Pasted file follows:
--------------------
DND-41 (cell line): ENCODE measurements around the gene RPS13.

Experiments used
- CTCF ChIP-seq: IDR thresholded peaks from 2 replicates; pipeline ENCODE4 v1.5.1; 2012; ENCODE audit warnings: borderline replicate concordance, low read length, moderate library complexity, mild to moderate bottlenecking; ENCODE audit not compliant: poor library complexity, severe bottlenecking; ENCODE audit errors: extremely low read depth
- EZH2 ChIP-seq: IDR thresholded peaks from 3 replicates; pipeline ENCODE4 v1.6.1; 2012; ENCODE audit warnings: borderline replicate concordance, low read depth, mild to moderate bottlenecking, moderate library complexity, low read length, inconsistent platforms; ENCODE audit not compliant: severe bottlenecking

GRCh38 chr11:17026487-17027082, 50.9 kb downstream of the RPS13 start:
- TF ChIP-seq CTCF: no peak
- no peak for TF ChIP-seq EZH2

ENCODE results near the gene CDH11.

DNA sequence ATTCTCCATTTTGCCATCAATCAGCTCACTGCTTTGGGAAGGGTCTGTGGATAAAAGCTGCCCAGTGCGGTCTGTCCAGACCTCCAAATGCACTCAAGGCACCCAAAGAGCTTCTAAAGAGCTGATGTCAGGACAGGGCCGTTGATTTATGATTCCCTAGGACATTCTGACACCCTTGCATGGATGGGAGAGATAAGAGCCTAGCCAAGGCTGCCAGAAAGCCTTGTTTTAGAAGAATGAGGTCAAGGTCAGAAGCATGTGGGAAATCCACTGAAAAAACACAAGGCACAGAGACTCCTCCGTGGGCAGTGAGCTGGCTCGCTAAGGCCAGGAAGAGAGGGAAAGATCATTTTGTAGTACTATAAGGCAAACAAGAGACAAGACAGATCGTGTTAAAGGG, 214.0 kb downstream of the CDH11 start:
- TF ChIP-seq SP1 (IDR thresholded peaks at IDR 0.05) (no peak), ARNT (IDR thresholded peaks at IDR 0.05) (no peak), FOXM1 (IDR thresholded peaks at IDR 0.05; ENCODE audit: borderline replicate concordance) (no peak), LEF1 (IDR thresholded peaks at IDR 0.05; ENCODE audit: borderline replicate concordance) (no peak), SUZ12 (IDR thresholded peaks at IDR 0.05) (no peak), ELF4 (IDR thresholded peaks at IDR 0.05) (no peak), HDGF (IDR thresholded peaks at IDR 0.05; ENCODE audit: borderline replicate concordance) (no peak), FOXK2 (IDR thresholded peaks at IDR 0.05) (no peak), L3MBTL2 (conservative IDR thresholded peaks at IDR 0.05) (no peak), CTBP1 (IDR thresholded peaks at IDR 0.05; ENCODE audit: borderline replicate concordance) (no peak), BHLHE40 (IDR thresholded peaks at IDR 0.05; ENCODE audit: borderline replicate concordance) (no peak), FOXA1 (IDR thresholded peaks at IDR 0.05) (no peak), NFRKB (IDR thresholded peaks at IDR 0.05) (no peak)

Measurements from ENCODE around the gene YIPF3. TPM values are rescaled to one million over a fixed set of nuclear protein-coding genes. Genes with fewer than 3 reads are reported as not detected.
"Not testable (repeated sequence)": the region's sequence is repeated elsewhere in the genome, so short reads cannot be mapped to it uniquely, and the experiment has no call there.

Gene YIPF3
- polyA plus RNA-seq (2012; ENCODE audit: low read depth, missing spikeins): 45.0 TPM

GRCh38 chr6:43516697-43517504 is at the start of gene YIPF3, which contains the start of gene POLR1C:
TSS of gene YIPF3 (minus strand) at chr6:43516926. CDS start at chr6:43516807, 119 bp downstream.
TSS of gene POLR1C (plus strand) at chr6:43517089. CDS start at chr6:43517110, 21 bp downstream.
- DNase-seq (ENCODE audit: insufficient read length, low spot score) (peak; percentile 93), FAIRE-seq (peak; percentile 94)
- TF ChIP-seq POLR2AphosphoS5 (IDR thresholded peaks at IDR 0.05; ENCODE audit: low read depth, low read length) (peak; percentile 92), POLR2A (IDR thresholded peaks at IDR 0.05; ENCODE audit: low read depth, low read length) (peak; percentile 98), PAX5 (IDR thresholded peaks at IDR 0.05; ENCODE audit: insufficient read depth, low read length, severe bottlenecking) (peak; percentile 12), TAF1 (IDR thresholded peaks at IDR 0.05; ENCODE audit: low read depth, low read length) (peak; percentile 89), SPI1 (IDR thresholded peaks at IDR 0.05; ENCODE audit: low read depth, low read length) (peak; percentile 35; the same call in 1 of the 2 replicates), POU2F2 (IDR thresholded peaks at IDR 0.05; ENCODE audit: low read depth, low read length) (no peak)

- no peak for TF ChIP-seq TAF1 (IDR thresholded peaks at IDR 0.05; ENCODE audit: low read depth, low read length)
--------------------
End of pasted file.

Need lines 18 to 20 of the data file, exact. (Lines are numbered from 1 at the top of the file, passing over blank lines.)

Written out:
- DNase-seq (ENCODE audit: insufficient read length, low spot score) (peak; percentile 93), FAIRE-seq (peak; percentile 94)
- TF ChIP-seq POLR2AphosphoS5 (IDR thresholded peaks at IDR 0.05; ENCODE audit: low read depth, low read length) (peak; percentile 92), POLR2A (IDR thresholded peaks at IDR 0.05; ENCODE audit: low read depth, low read length) (peak; percentile 98), PAX5 (IDR thresholded peaks at IDR 0.05; ENCODE audit: insufficient read depth, low read length, severe bottlenecking) (peak; percentile 12), TAF1 (IDR thresholded peaks at IDR 0.05; ENCODE audit: low read depth, low read length) (peak; percentile 89), SPI1 (IDR thresholded peaks at IDR 0.05; ENCODE audit: low read depth, low read length) (peak; percentile 35; the same call in 1 of the 2 replicates), POU2F2 (IDR thresholded peaks at IDR 0.05; ENCODE audit: low read depth, low read length) (no peak)

- no peak for TF ChIP-seq TAF1 (IDR thresholded peaks at IDR 0.05; ENCODE audit: low read depth, low read length)